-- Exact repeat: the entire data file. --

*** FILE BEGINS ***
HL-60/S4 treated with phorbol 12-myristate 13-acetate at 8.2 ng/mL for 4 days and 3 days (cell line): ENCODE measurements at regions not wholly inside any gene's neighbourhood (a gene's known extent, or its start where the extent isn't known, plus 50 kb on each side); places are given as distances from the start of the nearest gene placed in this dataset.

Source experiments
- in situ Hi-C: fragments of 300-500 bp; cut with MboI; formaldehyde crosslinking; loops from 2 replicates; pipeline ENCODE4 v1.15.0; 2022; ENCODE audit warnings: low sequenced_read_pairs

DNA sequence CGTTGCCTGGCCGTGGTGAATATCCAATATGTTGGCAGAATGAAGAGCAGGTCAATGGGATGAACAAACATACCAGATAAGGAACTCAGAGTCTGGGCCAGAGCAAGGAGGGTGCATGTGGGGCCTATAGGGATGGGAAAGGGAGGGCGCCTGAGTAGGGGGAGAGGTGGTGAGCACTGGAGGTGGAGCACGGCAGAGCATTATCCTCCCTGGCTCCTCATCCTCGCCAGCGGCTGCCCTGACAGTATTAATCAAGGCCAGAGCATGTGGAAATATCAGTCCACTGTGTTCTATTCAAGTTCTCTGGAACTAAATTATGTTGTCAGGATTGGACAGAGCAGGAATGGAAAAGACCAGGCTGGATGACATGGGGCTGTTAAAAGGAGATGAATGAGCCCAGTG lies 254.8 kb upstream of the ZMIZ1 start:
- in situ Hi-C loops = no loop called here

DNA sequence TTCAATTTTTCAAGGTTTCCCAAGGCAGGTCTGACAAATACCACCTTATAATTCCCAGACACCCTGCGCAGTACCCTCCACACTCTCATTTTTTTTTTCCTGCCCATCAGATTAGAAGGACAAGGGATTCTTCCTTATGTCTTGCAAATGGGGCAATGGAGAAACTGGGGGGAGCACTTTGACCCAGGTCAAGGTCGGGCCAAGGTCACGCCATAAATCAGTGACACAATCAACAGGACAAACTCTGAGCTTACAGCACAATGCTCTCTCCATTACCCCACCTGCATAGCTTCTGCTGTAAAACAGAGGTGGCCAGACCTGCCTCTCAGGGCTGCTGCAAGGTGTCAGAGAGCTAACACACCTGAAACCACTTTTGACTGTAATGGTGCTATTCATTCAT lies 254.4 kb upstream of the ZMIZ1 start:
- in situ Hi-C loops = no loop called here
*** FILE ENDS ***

HL-60/S4 treated with phorbol 12-myristate 13-acetate at 8.2 ng/mL for 4 days and 3 days (cell line): ENCODE measurements at regions not wholly inside any gene's neighbourhood (a gene's known extent, or its start where the extent isn't known, plus 50 kb on each side); places are given as distances from the start of the nearest gene placed in this dataset.

Source experiments
- in situ Hi-C: fragments of 300-500 bp; cut with MboI; formaldehyde crosslinking; loops from 2 replicates; pipeline ENCODE4 v1.15.0; 2022; ENCODE audit warnings: low sequenced_read_pairs

DNA sequence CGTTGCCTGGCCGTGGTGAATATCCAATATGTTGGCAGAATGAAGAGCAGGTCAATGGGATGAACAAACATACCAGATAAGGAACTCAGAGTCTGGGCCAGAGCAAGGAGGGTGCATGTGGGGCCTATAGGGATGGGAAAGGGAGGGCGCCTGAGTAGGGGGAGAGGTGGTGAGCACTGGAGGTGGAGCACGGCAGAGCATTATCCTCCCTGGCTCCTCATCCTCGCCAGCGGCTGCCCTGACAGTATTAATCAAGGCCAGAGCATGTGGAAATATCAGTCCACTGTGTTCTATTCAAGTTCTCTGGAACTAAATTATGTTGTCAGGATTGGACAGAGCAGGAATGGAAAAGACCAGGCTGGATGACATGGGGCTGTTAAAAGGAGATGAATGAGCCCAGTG lies 254.8 kb upstream of the ZMIZ1 start:
- in situ Hi-C loops = no loop called here

DNA sequence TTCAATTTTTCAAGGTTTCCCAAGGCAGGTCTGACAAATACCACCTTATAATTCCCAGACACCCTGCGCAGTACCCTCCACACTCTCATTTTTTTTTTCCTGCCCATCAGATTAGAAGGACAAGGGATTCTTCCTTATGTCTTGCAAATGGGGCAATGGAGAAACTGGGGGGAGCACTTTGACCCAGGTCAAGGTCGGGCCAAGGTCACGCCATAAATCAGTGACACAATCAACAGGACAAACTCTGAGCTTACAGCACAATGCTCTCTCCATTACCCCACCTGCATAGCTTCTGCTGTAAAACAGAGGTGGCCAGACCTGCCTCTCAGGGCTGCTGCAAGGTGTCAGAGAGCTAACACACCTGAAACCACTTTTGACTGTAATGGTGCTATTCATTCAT lies 254.4 kb upstream of the ZMIZ1 start:
- in situ Hi-C loops = no loop called here